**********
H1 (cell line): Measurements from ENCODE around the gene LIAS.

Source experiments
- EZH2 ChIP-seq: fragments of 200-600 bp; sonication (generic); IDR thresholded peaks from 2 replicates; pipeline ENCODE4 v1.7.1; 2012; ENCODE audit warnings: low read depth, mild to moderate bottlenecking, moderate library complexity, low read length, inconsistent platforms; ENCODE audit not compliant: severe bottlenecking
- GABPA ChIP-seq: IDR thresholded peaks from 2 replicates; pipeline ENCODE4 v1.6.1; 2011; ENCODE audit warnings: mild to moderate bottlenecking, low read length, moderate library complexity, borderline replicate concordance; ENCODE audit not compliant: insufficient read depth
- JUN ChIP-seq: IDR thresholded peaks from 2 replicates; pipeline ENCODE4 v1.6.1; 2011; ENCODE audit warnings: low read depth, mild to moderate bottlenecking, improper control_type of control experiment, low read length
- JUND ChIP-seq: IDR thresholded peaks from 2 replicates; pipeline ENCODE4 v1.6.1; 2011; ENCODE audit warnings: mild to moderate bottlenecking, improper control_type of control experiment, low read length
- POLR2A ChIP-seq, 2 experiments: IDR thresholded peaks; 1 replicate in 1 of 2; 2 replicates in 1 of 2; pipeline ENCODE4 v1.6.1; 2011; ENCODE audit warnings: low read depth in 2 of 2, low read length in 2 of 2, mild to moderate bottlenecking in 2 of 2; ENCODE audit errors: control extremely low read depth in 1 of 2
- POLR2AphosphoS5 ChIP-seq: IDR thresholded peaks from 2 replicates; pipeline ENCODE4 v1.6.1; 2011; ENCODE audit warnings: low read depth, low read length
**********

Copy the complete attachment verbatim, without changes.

H1 (cell line): Measurements from ENCODE around the gene LIAS.

Source experiments
- EZH2 ChIP-seq: fragments of 200-600 bp; sonication (generic); IDR thresholded peaks from 2 replicates; pipeline ENCODE4 v1.7.1; 2012; ENCODE audit warnings: low read depth, mild to moderate bottlenecking, moderate library complexity, low read length, inconsistent platforms; ENCODE audit not compliant: severe bottlenecking
- GABPA ChIP-seq: IDR thresholded peaks from 2 replicates; pipeline ENCODE4 v1.6.1; 2011; ENCODE audit warnings: mild to moderate bottlenecking, low read length, moderate library complexity, borderline replicate concordance; ENCODE audit not compliant: insufficient read depth
- JUN ChIP-seq: IDR thresholded peaks from 2 replicates; pipeline ENCODE4 v1.6.1; 2011; ENCODE audit warnings: low read depth, mild to moderate bottlenecking, improper control_type of control experiment, low read length
- JUND ChIP-seq: IDR thresholded peaks from 2 replicates; pipeline ENCODE4 v1.6.1; 2011; ENCODE audit warnings: mild to moderate bottlenecking, improper control_type of control experiment, low read length
- POLR2A ChIP-seq, 2 experiments: IDR thresholded peaks; 1 replicate in 1 of 2; 2 replicates in 1 of 2; pipeline ENCODE4 v1.6.1; 2011; ENCODE audit warnings: low read depth in 2 of 2, low read length in 2 of 2, mild to moderate bottlenecking in 2 of 2; ENCODE audit errors: control extremely low read depth in 1 of 2
- POLR2AphosphoS5 ChIP-seq: IDR thresholded peaks from 2 replicates; pipeline ENCODE4 v1.6.1; 2011; ENCODE audit warnings: low read depth, low read length